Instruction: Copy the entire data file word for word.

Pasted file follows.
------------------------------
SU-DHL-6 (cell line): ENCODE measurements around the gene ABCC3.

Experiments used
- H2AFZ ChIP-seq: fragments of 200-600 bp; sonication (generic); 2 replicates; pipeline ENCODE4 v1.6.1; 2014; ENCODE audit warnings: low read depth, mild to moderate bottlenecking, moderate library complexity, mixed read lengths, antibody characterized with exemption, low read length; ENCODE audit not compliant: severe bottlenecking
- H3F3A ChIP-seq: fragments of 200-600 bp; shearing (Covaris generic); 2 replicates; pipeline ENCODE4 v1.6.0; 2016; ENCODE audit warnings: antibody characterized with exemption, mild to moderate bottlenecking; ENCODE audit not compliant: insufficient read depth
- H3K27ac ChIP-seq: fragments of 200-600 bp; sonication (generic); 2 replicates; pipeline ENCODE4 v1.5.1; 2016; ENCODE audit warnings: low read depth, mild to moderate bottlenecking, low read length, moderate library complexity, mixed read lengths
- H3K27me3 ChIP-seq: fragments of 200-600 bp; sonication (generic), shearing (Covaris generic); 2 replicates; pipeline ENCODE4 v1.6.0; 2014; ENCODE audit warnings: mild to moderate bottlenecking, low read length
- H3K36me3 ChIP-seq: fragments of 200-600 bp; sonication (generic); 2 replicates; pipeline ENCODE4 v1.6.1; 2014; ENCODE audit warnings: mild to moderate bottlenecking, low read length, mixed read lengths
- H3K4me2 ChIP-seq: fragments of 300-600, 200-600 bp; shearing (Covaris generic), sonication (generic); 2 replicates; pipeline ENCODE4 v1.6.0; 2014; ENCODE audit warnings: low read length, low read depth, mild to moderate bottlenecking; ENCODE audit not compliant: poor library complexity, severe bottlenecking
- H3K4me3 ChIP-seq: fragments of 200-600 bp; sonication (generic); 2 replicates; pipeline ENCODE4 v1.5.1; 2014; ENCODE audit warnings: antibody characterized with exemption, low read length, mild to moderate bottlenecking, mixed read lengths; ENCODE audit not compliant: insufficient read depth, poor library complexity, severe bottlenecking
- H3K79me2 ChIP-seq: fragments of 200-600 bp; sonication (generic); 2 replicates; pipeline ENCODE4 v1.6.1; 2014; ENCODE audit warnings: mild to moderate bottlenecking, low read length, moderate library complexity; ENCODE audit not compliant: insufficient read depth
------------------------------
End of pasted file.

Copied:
SU-DHL-6 (cell line): ENCODE measurements around the gene ABCC3.

Experiments used
- H2AFZ ChIP-seq: fragments of 200-600 bp; sonication (generic); 2 replicates; pipeline ENCODE4 v1.6.1; 2014; ENCODE audit warnings: low read depth, mild to moderate bottlenecking, moderate library complexity, mixed read lengths, antibody characterized with exemption, low read length; ENCODE audit not compliant: severe bottlenecking
- H3F3A ChIP-seq: fragments of 200-600 bp; shearing (Covaris generic); 2 replicates; pipeline ENCODE4 v1.6.0; 2016; ENCODE audit warnings: antibody characterized with exemption, mild to moderate bottlenecking; ENCODE audit not compliant: insufficient read depth
- H3K27ac ChIP-seq: fragments of 200-600 bp; sonication (generic); 2 replicates; pipeline ENCODE4 v1.5.1; 2016; ENCODE audit warnings: low read depth, mild to moderate bottlenecking, low read length, moderate library complexity, mixed read lengths
- H3K27me3 ChIP-seq: fragments of 200-600 bp; sonication (generic), shearing (Covaris generic); 2 replicates; pipeline ENCODE4 v1.6.0; 2014; ENCODE audit warnings: mild to moderate bottlenecking, low read length
- H3K36me3 ChIP-seq: fragments of 200-600 bp; sonication (generic); 2 replicates; pipeline ENCODE4 v1.6.1; 2014; ENCODE audit warnings: mild to moderate bottlenecking, low read length, mixed read lengths
- H3K4me2 ChIP-seq: fragments of 300-600, 200-600 bp; shearing (Covaris generic), sonication (generic); 2 replicates; pipeline ENCODE4 v1.6.0; 2014; ENCODE audit warnings: low read length, low read depth, mild to moderate bottlenecking; ENCODE audit not compliant: poor library complexity, severe bottlenecking
- H3K4me3 ChIP-seq: fragments of 200-600 bp; sonication (generic); 2 replicates; pipeline ENCODE4 v1.5.1; 2014; ENCODE audit warnings: antibody characterized with exemption, low read length, mild to moderate bottlenecking, mixed read lengths; ENCODE audit not compliant: insufficient read depth, poor library complexity, severe bottlenecking
- H3K79me2 ChIP-seq: fragments of 200-600 bp; sonication (generic); 2 replicates; pipeline ENCODE4 v1.6.1; 2014; ENCODE audit warnings: mild to moderate bottlenecking, low read length, moderate library complexity; ENCODE audit not compliant: insufficient read depth